Next year, British execs visiting MIDEM may have to join the ‘Non-EU Passports’ lane at Nice Airport. But this year, they were making the most of their last few months as European citizens to dominate the day’s agenda.
The day began in blazing sunshine but, in very British fashion, the UK biz bypassed the beach to sit in a darkened room and discuss Brexit.
The ‘Never mind the B word’ panel, hosted by Music Week’s own Emmanuel Legrand, saw a heavyweight panel of British execs contemplate the future of the biz outside of the EU.
And, despite the looming spectre of Brexit, most were optimistic that the UK will maintain its position as a key talent centre.
“Music’s place in the attention economy has never been stronger,” said AIM CEO Paul Pacifico. “And UK repertoire isn’t reliant on the grand old days of the ‘60s.”
PRS For Music public affairs manager Ali Condon said the UK’s unique infrastructure would keep its music scene alive.
“We’re really lucky we have the BBC,” she said. “Their remit is to cover a really broad range of music. That’s given us opportunities that you don’t have in the US.”
But PPL CEO Peter Leathem and BPI director of public affairs Ian Moss did warn that trade deals struck outside the EU umbrella could threaten the UK’s copyright framework.
“I’d be very concerned about a US trade deal that imported their copyright regime,” said Moss. “We wouldn’t want to pass up our copyright rules to preserve our agriculture or whatever else.”
“You’ve got to put forward your case,” agreed Leathem, noting the 2011 Hargreaves Review Of Intellectual Property & Growth might have ended up very differently if the UK hadn’t been in the EU at the time. “There are powerful interests trying to chip away at copyright.”
Ultimately though, most were confident that Brexit would not have any serious damaging effects.
“I’m positive we’ll continue to deliver growth,” declared new MPA boss Paul Clements.
Blur’s Dave Rowntree has been there and done that, of course, although not sold the T-shirt as it turns out.
In conversation with Music Week editor Mark Sutherland, Rowntree (pictured) talked through his career, from his early bagpipe lessons to Blur’s disastrous 1992 US tour, only undertaken to pay off a merch deal signed after they found themselves £200,000 in debt (“We were barely known in the UK, I have no idea why they thought anyone would buy a Blur T-shirt”).
Later, of course, Blur became the biggest band in the UK, but Rowntree warned the crowd of aspiring artists that fame and fortune wasn’t all it was cracked up to be.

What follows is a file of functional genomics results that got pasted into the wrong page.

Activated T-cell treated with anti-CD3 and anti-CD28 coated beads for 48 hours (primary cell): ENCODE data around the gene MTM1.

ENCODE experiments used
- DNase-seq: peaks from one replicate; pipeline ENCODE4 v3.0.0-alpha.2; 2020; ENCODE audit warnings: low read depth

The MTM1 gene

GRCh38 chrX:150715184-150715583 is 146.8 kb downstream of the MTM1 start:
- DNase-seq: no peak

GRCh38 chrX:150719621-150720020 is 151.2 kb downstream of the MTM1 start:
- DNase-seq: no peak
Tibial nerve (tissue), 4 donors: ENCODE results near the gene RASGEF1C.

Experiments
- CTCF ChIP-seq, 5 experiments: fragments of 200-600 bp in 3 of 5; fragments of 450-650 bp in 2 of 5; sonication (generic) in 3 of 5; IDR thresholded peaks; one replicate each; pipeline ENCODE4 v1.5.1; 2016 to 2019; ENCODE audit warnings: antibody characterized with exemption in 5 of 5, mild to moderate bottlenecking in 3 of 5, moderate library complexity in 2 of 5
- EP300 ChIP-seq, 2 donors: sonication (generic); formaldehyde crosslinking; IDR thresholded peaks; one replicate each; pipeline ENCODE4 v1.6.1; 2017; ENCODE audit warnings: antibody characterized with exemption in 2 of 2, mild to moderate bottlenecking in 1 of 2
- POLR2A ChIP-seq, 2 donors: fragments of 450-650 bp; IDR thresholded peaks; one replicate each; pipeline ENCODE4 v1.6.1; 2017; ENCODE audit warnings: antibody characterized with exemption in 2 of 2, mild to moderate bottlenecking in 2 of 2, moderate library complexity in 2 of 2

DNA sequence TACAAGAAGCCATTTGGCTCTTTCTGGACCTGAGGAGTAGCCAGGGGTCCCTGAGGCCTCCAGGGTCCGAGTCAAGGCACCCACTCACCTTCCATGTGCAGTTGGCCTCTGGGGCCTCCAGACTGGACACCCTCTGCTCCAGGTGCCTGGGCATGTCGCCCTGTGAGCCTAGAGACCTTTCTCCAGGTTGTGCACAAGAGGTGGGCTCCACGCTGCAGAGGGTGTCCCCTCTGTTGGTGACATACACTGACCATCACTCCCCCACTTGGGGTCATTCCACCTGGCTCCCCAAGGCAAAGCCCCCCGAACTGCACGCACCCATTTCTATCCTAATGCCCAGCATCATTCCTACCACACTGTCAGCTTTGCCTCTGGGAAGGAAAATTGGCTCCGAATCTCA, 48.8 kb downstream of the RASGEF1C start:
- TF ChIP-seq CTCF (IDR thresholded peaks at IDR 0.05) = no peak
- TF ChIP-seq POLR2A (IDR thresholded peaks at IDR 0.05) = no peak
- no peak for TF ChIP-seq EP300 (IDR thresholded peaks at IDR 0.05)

“I thought that there was something fundamental missing from my life, I wasn’t complete as a person,” he said. “I thought if only I could be famous that would be the missing piece of the jigsaw, external validation would be the thing that made it all worthwhile. Roll the clock forward a number of years and I did become famous, but it became clear what a load of crap that was!”
The 1994 Parklife album brought a new generation of teenage fans, which left another member of the band disillusioned..
“That drove Graham [Coxon, guitarist] mad,” said Rowntree. “Graham really wanted to be in a little indie band, the less successful we were, the happier he would have been. Whereas Alex [James, bassist] wanted to be in Duran Duran, so it was his dream.”
Blur’s fame peaked during the ‘Battle Of Britpop’ chart battle with Oasis, that saw the two bands release singles on the same day.
“We’d always slagged off whoever we saw as our main competition at the time. The music press loved it and usually they would shy away and go and hide in the corner. Oasis weren’t interested in that, however, they gave it back to us blow-for-blow.”
Blur won the race, but Oasis ultimately went on to sell more albums.
“The good consequence was it pushed us both up to the bottom rung of the top ladder,” he said. “We both became household names. The downside was, it stapled both bands together in a way that both of us have struggled to break free of.”
After Rowntree, modern stardom was under the microscope via a keynote with Rebeca León, manager of Latin stars J Balvin, Leon and Rosalia.
In an entertaining session León talked about everything from her love of trainers to working with Beyoncé on Balvin’s Mi Gente single.
“She has such a level of professionalism,” said León. “The biggest artists treat everybody with so much respect. “It’s important that when you’re at the top you don’t become an a-hole.”
The manager also talked about breaking up the music industry boys club (“If you want a seat at the table, you have to make people money”), noting Rosalia is succeeding with an all-female team.
“It makes me proud that for the first time we’ve got a girls club.”
* MIDEM concludes Friday. For our Day Two coverage, click here. For Day One, click here.
PHOTO: V Desjardins